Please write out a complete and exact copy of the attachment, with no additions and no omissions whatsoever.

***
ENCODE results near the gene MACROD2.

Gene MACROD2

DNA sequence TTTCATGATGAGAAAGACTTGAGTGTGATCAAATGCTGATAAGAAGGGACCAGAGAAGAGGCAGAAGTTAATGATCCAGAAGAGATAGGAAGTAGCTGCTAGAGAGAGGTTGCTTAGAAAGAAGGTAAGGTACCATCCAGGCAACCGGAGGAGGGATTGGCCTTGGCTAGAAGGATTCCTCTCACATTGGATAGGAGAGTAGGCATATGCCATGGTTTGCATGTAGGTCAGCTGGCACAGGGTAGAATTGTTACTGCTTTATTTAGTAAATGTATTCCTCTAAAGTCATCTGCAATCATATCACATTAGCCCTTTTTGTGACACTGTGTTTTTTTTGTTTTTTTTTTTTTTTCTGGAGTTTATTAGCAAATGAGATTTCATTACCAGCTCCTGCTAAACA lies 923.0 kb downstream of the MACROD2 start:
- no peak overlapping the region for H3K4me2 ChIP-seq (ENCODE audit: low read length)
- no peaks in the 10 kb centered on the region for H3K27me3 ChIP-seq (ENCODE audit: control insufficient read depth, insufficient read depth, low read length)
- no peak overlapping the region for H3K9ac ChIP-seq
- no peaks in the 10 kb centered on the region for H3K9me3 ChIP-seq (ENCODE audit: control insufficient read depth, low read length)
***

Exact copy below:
ENCODE results near the gene MACROD2.

Gene MACROD2

DNA sequence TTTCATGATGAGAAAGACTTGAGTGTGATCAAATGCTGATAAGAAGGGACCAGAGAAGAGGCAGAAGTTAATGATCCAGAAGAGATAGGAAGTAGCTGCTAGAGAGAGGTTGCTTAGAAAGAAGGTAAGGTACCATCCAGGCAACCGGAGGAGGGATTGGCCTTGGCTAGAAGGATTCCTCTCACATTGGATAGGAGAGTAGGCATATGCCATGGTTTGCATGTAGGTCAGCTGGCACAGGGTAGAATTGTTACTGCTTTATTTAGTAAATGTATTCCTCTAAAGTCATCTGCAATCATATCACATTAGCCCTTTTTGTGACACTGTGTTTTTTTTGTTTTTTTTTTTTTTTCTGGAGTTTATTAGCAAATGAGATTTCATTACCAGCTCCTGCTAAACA lies 923.0 kb downstream of the MACROD2 start:
- no peak overlapping the region for H3K4me2 ChIP-seq (ENCODE audit: low read length)
- no peaks in the 10 kb centered on the region for H3K27me3 ChIP-seq (ENCODE audit: control insufficient read depth, insufficient read depth, low read length)
- no peak overlapping the region for H3K9ac ChIP-seq
- no peaks in the 10 kb centered on the region for H3K9me3 ChIP-seq (ENCODE audit: control insufficient read depth, low read length)